Recently, normative reference values for grip strength across the lifespan in a Korean population aged 10–80 years have been published based on KNHANES 2014–2015 [18]. Age-related declines in grip strength were shown to begin as early as in the fifth decade of life. The life course trajectory identified for muscle weakness and any cutoff values related to relevant health outcomes were paramount.
Thus, grip strength could be used as a biomarker of healthy aging for people of all ages and may be an effective screening tool for cardiometabolic disease.



No potential conflict of interest relevant to this article was reported.


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7. Kim BM, Yi YH, Kim YJ, Lee SY, Lee JG, Cho YH, et al. Association between relative handgrip strength and dyslipidemia in Korean adults: findings of the 2014-2015 Korea National Health and Nutrition Examination Survey. Korean J Fam Med 2020;Feb 12 [Epub]. https://doi.org/10.4082/kjfm.19.0073.
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8. Lee SY, Son DH, Lee YJ. Relationship between sedentary time and handgrip strength in healthy Korean women: Korea National Health and Nutrition Examination Survey 2014-2016. Korean J Fam Med 2020;Jan 6 [Epub]. https://doi.org/10.4082/kjfm.19.0062.
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11. Jang SK, Kim JH. Association between hand grip strength and self-rated health in middle- and old-aged Korean citizens. Korean J Fam Med 2020;41:53–60.
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12. Kim KH, Park SK, Lee DR, Lee J. The relationship between handgrip strength and cognitive function in elderly Koreans over 8 years: a prospective population-based study using Korean Longitudinal Study of Ageing. Korean J Fam Med 2019;40:9–15.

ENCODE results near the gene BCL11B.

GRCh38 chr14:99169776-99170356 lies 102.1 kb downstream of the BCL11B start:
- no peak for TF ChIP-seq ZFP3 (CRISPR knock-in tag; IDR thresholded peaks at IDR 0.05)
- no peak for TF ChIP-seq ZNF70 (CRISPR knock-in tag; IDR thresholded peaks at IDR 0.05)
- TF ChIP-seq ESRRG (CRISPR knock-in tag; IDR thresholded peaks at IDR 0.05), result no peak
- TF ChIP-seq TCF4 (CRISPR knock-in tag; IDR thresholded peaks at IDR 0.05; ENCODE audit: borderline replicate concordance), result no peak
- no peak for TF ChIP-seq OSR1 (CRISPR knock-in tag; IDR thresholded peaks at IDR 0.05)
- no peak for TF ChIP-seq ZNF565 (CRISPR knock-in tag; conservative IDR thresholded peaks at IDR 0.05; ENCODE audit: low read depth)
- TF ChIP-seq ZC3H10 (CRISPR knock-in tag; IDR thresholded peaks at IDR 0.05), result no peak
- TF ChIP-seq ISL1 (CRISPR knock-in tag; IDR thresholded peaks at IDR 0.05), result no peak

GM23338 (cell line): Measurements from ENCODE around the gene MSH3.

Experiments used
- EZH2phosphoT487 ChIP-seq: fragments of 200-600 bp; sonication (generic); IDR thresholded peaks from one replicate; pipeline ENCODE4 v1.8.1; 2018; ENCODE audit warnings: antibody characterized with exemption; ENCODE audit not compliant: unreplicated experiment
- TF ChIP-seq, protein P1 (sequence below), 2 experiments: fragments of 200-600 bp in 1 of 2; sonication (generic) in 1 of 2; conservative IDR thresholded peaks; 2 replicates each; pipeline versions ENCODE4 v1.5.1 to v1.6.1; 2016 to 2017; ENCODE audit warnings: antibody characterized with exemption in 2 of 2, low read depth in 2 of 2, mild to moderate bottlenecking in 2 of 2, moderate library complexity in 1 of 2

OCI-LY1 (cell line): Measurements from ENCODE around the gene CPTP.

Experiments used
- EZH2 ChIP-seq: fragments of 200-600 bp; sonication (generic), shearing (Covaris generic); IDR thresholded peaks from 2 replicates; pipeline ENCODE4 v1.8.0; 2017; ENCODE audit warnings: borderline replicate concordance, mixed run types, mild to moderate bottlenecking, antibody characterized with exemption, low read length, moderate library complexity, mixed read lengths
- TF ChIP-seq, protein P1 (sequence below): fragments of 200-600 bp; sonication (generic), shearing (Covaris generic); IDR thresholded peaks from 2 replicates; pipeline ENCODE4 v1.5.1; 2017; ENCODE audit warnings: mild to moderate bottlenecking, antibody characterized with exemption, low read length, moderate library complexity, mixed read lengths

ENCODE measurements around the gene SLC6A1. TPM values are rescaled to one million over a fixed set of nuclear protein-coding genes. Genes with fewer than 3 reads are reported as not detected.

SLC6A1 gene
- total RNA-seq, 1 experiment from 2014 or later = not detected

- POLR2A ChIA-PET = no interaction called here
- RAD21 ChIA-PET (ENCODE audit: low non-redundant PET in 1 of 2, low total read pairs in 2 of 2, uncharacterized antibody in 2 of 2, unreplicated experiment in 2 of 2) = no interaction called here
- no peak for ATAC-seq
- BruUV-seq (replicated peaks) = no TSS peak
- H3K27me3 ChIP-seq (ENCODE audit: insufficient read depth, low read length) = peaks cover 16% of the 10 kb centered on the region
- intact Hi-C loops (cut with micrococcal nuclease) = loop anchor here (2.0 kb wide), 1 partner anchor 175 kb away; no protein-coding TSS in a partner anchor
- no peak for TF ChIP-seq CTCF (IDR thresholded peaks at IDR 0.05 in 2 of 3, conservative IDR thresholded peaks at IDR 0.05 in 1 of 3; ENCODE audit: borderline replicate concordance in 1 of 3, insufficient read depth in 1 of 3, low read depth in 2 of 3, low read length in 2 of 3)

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13. Roberts HC, Denison HJ, Martin HJ, Patel HP, Syddall H, Cooper C, et al. A review of the measurement of grip strength in clinical and epidemiological studies: towards a standardised approach. Age Ageing 2011;40:423–9.
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14. Studenski SA, Peters KW, Alley DE, Cawthon PM, McLean RR, Harris TB, et al. The FNIH sarcopenia project: rationale, study description, conference recommendations, and final estimates. J Gerontol A Biol Sci Med Sci 2014;69:547–58.
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15. Lee WJ, Peng LN, Chiou ST, Chen LK. Relative handgrip strength is a simple indicator of cardiometabolic risk among middle-aged and older people: a nationwide population-based study in Taiwan. PLoS One 2016;11:e0160876.
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16. Ho FK, Celis-Morales CA, Petermann-Rocha F, Sillars A, Welsh P, Welsh C, et al. The association of grip strength with health outcomes does not differ if grip strength is used in absolute or relative terms: a prospective cohort study. Age Ageing 2019;48:684–91.
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17. Chong H, Choi YE, Kong JY, Park JH, Yoo HJ, Byeon JH, et al. Association of hand grip strength and cardiometabolic markers in Korean adult population: the Korea National Health and Nutrition Examination Survey 2015–2016. Korean J Fam Med 2020;41:291–8.
18. Kim M, Won CW, Kim M. Muscular grip strength normative values for a Korean population from the Korea National Health and Nutrition Examination Survey, 2014-2015. PLoS One 2018;13:e0201275.